On September 25, the fourth annual Los Angeles Walk for Lupus will take place, allowing those afflicted with the disease to walk with their friends and family in support of a cure.
This cure is a long time coming, as it’s been more than 50 years since a drug has been approved for the treatment of this often-misunderstood disease.
Lupus is an acute and lifelong autoimmune disease in which an imbalanced immune system causes inflammation and tissue damage to nearly every organ system in the body.
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In October 2000, Saugus resident Lora Rodriguez was diagnosed with the disease. Then just 23, her doctor suggested that she might have arthritis after she complained of arm pain.
Rodriguez said she initially brushed off the doctor’s prognosis. Luckily, she informed him of her frequent hand cramps caused by the amount of typing she’d done at her current job at the Auto Club.
“Had I not said that, we would’ve had to guess what was wrong with me.”
Upon learning of the hand cramps, Rodriguez’s doctor ran off the checklist of lupus symptoms, to which she responded “yes” to each.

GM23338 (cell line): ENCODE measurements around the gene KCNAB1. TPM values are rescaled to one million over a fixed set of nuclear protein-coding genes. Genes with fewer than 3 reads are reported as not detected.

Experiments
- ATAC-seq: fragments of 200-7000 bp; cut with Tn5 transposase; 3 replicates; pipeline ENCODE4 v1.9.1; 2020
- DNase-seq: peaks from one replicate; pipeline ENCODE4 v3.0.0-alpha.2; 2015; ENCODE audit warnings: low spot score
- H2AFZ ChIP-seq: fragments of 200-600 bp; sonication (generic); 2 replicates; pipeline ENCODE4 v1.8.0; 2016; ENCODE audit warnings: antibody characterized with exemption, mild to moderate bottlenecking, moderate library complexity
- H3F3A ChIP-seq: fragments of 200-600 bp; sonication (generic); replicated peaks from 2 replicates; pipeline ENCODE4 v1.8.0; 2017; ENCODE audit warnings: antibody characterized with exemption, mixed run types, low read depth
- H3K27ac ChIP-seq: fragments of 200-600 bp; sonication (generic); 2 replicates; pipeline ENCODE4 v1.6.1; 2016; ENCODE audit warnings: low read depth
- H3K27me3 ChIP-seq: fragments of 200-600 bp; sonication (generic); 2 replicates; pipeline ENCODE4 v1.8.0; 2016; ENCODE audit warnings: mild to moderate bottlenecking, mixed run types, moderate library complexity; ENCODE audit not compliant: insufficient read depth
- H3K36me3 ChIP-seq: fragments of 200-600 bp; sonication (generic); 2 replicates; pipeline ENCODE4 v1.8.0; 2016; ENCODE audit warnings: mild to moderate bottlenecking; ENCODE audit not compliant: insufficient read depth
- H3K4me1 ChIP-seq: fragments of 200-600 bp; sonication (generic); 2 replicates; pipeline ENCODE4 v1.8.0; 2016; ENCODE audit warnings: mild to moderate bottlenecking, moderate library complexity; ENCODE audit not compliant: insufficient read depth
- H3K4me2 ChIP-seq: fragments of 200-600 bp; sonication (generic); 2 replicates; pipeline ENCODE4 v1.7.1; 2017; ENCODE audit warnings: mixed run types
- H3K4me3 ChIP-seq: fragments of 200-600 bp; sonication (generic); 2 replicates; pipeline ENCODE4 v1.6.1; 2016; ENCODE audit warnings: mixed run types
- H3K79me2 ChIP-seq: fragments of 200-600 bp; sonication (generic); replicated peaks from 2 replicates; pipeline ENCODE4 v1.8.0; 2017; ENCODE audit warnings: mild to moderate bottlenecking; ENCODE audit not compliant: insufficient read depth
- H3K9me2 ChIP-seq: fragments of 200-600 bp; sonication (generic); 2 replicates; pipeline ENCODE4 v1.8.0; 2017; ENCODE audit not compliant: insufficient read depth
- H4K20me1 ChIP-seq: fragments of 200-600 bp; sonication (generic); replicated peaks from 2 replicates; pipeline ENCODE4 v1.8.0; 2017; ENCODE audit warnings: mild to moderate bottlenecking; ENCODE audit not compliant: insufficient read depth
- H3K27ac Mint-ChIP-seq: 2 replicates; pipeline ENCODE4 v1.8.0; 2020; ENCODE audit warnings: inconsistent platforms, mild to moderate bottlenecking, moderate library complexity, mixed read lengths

“Sometimes thing that you don’t think have anything to do with what’s going on are actually part of lupus.” There are various forms of lupus, but the two most common are Cutaneous Lupus Erythematosus, which is limited to the skin causing rashes and lesions, and Systemic Lupus Erythematosus, which affects the kidneys, lungs, joints and heart.
Rodriguez has dealt with the latter form for the last 10 years.
In the past, she has been unable to participate in the Walk for Lupus due the debilitating impact of the disease.
During that time, enzymes in her body failed to distribute property causing the sac that surrounds the heart to become filled with fluid.
She subsequently had surgery to drain the area and took medication for a year to keep the problem at bay.
“I’ve been lucky the last few years where everything’s been pretty good and I just have little spouts of this and that, but I went through a little chunk where it was just terrible,” she said.
Now in better health, Rodriguez nevertheless feels the daily effects of lupus. She takes 13 pills every day, some simply to prevent diseases, such as malaria and cancer, from occurring.
All money raised by the Walk for Lupus will benefit research done by the Lupus Foundation of American.
“There is no one drug for lupus, which is why they’re having this,” she said.
Rodriguez’s team currently boasts 24 members and is on the way to hitting $2,500 in donations.
To join her team or to make a donation, visit here.
To support or join the Los Angeles Walk for Lupus on September 25, head to Christmas Tree Lane at Exposition Park at Figueroa and 39th, Los Angeles, CA.
Those interested in learning more about the disease should visit lupus.org.